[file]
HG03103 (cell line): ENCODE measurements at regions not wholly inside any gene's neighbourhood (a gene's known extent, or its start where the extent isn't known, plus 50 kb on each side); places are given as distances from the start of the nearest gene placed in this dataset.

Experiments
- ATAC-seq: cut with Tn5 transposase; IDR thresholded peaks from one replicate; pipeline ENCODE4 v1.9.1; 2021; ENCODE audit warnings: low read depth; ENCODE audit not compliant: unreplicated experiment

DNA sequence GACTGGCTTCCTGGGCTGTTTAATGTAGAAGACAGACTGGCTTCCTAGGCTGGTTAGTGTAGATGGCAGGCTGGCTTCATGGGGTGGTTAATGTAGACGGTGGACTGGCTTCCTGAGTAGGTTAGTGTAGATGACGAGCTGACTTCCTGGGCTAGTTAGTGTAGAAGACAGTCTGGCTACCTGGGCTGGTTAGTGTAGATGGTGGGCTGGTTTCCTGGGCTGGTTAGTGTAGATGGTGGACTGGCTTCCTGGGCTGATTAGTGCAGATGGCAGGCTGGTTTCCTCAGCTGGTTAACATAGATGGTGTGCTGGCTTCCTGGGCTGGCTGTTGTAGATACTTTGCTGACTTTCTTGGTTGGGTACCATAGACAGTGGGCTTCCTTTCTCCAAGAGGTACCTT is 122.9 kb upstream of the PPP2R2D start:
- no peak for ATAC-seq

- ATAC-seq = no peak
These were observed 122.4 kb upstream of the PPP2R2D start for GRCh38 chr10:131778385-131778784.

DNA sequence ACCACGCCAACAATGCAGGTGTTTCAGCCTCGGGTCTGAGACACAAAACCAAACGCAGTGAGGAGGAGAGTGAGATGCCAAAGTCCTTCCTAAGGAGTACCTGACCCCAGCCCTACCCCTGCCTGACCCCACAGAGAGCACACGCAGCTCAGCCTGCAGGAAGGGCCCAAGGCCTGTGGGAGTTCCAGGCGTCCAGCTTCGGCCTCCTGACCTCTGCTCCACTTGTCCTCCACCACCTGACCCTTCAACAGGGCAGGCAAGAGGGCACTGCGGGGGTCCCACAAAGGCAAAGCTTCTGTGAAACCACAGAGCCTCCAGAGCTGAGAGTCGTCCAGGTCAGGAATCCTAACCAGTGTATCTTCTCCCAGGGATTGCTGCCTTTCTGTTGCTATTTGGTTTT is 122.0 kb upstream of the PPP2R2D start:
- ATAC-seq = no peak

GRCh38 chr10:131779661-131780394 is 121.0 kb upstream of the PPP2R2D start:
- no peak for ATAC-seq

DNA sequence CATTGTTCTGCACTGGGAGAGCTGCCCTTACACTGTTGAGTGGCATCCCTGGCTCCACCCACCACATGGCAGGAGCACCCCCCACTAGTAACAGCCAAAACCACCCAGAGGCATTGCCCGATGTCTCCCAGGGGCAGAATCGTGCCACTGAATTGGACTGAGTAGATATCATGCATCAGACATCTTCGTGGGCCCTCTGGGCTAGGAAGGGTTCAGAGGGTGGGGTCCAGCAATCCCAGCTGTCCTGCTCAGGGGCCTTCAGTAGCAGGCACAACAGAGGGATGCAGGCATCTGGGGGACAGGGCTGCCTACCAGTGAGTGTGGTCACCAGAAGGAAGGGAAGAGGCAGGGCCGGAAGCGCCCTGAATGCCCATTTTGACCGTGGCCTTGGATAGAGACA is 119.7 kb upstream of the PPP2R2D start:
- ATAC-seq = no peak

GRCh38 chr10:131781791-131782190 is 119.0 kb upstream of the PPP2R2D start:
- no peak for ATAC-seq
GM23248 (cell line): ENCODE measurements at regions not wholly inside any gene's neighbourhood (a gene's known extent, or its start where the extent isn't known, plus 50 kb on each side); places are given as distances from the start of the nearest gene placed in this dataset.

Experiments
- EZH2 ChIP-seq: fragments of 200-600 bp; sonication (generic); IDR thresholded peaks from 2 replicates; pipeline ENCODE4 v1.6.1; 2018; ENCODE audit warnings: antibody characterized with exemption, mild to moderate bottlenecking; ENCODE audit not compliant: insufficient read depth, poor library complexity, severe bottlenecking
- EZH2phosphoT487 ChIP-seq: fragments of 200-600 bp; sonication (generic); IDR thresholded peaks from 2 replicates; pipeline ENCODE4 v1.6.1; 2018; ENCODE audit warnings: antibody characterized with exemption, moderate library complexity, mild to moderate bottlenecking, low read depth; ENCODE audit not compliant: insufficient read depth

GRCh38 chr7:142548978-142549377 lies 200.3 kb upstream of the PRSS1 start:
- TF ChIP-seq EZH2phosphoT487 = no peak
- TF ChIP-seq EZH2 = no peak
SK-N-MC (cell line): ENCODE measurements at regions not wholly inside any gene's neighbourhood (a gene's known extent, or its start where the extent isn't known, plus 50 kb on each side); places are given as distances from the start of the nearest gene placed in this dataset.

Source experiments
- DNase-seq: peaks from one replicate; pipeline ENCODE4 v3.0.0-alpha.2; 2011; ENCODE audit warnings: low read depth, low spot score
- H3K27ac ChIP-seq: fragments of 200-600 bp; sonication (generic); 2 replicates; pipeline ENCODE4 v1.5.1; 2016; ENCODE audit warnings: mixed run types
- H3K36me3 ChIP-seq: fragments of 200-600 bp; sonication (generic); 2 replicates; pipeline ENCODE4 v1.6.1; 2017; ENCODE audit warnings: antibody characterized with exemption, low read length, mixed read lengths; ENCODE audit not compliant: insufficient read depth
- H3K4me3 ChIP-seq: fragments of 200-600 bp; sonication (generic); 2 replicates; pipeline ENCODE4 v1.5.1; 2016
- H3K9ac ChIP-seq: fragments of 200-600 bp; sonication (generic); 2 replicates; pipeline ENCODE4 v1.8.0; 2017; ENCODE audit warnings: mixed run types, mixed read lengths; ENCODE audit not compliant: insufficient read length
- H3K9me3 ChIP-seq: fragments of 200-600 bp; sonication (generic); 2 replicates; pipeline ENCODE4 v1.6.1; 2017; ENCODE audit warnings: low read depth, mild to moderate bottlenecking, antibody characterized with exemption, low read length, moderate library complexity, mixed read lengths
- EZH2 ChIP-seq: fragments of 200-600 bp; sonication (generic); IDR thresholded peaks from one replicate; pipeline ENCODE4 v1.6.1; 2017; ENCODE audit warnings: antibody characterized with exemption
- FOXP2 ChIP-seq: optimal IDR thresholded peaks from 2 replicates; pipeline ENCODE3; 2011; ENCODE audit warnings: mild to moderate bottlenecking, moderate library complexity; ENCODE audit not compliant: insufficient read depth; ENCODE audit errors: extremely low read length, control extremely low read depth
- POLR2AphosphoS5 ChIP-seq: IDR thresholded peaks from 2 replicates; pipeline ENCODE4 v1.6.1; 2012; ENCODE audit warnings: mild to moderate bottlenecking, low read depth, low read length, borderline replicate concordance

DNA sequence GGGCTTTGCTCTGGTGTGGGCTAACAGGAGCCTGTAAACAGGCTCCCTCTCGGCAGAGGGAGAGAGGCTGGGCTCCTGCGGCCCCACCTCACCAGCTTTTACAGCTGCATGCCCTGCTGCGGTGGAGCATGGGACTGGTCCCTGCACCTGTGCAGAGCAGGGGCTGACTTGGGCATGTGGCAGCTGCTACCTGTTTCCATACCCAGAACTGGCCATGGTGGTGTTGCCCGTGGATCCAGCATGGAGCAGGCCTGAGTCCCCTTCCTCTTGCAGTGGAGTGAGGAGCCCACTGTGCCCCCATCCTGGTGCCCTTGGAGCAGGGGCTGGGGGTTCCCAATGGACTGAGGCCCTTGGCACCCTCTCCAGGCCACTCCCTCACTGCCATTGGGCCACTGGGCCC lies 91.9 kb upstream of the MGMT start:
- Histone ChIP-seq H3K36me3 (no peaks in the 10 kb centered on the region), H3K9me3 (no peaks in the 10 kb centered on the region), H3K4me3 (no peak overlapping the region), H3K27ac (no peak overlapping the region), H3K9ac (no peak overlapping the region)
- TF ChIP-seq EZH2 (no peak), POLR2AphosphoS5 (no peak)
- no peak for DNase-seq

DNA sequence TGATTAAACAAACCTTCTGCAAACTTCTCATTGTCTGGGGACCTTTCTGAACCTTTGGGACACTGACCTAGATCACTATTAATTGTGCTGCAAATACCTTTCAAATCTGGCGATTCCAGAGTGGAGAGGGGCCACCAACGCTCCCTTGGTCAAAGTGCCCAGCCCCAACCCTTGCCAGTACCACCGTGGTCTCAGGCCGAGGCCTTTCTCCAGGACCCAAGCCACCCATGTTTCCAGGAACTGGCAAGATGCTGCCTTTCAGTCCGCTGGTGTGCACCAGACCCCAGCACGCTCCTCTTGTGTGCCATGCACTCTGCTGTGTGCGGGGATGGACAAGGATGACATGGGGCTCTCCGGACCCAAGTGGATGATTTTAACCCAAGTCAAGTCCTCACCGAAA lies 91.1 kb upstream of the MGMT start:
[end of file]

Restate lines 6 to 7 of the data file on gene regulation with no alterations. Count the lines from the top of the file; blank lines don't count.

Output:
- ATAC-seq = no peak
These were observed 122.4 kb upstream of the PPP2R2D start for GRCh38 chr10:131778385-131778784.